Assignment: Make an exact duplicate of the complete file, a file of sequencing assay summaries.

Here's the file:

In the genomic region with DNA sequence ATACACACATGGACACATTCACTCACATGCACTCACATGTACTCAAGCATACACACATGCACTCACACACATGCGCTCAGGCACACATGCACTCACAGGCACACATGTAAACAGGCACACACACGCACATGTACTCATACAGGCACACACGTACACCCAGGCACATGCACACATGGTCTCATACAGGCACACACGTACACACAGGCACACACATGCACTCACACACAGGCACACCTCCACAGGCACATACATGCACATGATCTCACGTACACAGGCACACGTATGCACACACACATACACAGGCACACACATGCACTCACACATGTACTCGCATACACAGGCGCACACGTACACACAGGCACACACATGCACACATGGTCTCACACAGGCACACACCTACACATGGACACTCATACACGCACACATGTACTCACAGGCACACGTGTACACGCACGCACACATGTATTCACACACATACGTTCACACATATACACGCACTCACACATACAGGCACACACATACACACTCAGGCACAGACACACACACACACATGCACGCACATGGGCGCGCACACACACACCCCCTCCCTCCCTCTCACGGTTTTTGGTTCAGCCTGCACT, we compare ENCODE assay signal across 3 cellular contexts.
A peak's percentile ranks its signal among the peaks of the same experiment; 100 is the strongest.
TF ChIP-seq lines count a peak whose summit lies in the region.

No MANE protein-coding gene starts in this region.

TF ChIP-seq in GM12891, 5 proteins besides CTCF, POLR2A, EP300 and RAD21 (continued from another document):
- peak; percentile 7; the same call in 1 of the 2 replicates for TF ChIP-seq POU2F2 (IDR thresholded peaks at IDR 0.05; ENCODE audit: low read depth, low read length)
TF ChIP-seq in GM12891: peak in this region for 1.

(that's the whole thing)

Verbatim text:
In the genomic region with DNA sequence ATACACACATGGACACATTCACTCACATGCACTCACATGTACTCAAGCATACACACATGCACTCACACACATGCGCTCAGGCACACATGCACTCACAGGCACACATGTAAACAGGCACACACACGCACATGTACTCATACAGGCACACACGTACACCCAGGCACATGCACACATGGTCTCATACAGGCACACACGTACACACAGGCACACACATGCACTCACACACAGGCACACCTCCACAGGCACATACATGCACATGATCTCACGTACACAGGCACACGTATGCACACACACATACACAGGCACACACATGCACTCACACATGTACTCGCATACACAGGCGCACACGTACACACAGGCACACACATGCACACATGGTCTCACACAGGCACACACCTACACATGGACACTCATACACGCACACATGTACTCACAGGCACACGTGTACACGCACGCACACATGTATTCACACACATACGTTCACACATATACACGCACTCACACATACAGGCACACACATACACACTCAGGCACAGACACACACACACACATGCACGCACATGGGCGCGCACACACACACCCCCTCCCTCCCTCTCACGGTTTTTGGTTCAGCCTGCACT, we compare ENCODE assay signal across 3 cellular contexts.
A peak's percentile ranks its signal among the peaks of the same experiment; 100 is the strongest.
TF ChIP-seq lines count a peak whose summit lies in the region.

No MANE protein-coding gene starts in this region.

TF ChIP-seq in GM12891, 5 proteins besides CTCF, POLR2A, EP300 and RAD21 (continued from another document):
- peak; percentile 7; the same call in 1 of the 2 replicates for TF ChIP-seq POU2F2 (IDR thresholded peaks at IDR 0.05; ENCODE audit: low read depth, low read length)
TF ChIP-seq in GM12891: peak in this region for 1.